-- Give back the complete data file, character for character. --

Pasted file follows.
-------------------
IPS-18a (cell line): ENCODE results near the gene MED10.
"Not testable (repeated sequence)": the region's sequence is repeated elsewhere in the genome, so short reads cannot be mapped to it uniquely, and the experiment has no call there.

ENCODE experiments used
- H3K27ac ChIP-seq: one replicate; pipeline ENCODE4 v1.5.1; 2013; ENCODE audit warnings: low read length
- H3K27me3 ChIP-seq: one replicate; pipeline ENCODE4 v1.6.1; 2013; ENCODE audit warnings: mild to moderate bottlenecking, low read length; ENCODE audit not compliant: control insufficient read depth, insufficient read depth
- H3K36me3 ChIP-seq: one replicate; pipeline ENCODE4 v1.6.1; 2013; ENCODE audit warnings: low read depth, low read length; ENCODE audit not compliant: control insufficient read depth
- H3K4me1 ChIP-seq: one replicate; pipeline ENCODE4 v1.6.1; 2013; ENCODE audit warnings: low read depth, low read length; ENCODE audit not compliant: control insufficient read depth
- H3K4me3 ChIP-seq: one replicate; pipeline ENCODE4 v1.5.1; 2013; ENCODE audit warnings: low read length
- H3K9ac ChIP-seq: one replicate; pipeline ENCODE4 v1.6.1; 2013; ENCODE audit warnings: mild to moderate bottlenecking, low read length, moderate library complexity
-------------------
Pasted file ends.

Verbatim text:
IPS-18a (cell line): ENCODE results near the gene MED10.
"Not testable (repeated sequence)": the region's sequence is repeated elsewhere in the genome, so short reads cannot be mapped to it uniquely, and the experiment has no call there.

ENCODE experiments used
- H3K27ac ChIP-seq: one replicate; pipeline ENCODE4 v1.5.1; 2013; ENCODE audit warnings: low read length
- H3K27me3 ChIP-seq: one replicate; pipeline ENCODE4 v1.6.1; 2013; ENCODE audit warnings: mild to moderate bottlenecking, low read length; ENCODE audit not compliant: control insufficient read depth, insufficient read depth
- H3K36me3 ChIP-seq: one replicate; pipeline ENCODE4 v1.6.1; 2013; ENCODE audit warnings: low read depth, low read length; ENCODE audit not compliant: control insufficient read depth
- H3K4me1 ChIP-seq: one replicate; pipeline ENCODE4 v1.6.1; 2013; ENCODE audit warnings: low read depth, low read length; ENCODE audit not compliant: control insufficient read depth
- H3K4me3 ChIP-seq: one replicate; pipeline ENCODE4 v1.5.1; 2013; ENCODE audit warnings: low read length
- H3K9ac ChIP-seq: one replicate; pipeline ENCODE4 v1.6.1; 2013; ENCODE audit warnings: mild to moderate bottlenecking, low read length, moderate library complexity